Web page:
From then on, I read more about anxiety and watched more videos online about it. I found the videos informational, but not particularly helpful. I had hyperventilated whilst crying hysterically in my room before, but I convinced myself that these couldn't be a 'real' panic attack. After all, I'd never experienced one in public. I determined, on this basis only, that I didn't suffer from anxiety and panic attacks. In the years to come, I did continue to suffer from the hysterical upset and feeling of being trapped when in distress and did also experience panic in public. With help, I had come to learn that these were indeed occasional panic attacks, noticing that the frequency would fluctuate. When I worked in retail, we used to say that it would be quiet in the shop for a good while, before anyone came in. And when they did, others followed them in all at once. That was the pattern my panic attacks would take. While Panic Disorder is very real between people, it was only a small part of the anxiety I was suffering. My 'anxious thoughts' were with me all the time. I would be second guessing, wondering if I'd upset someone with something I had said...and then there was the numbness and pain in my hands and jaw, which steadily got more frequent. I went to the doctor about it after one big attack of numbness, when I felt faint, ran to the loo and my hands went like talons, my arms deathly white from the forearm down. It was a terrifying moment, especially for my parents and my sister, who were all trying desperately to no avail to unfurl my hands until it subsided naturally with the help of a pint of water tipped to my lips. I went for a check-up, but everything was normal. And still, it was two or so more months before I finally went to speak to somebody about my mental health.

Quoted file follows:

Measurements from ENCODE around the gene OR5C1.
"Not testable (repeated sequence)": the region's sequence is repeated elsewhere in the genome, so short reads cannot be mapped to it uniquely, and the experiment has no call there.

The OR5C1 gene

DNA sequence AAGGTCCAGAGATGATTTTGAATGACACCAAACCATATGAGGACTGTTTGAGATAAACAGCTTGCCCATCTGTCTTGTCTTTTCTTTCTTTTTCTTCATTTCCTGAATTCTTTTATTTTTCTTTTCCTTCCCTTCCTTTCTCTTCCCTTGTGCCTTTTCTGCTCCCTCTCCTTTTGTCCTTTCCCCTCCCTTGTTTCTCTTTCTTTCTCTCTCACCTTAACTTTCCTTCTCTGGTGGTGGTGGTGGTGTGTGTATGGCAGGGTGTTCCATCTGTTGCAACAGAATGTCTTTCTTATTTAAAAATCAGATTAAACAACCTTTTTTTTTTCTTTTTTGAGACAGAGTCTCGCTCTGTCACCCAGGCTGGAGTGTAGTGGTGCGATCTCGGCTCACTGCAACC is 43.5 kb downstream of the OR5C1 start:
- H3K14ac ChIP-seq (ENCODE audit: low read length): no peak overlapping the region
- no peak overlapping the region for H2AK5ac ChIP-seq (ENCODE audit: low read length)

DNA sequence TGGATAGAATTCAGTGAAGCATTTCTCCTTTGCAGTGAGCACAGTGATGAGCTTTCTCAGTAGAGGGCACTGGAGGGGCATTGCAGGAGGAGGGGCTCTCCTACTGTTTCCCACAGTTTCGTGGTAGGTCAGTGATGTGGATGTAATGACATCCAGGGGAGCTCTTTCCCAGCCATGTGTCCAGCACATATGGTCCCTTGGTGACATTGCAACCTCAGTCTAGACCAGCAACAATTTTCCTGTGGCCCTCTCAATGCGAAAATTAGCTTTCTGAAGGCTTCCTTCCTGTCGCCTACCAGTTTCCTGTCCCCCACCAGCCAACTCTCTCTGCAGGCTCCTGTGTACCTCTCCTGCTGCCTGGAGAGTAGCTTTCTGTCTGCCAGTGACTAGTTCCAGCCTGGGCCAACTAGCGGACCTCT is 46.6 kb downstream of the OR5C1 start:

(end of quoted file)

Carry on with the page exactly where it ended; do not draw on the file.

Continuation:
My mood was progressively worsening, particularly after graduating university. I had a good degree that I was proud of, but no idea where I wanted to work and no confidence to apply anyway. At one point, I suffered a panic attack whilst the phone was ringing. It was a callback from an employer who wanted to offer me an interview. I didn't answer it, and I couldn't. I was so ashamed of myself. I had a chance to prove myself there, to get on the first rung of what could have been a successful climb up the career ladder and I had simply thrown it away. I went back to the doctor. It was not an appointment I like to recall often. I broke down in there, completely at loss, no hope, no belief, no nothing. Remember me saying how I had done a little bit of reading in the past? I always avoided the section on depression. There's no way I'm that bad, I told myself. I had friends suffering from it at the time and completely disregarded it in my own context. I felt, absent-mindedly, that it would be disrespectful to them, to label myself 'depressed'. Frankly, I didn't even want to accept the term myself.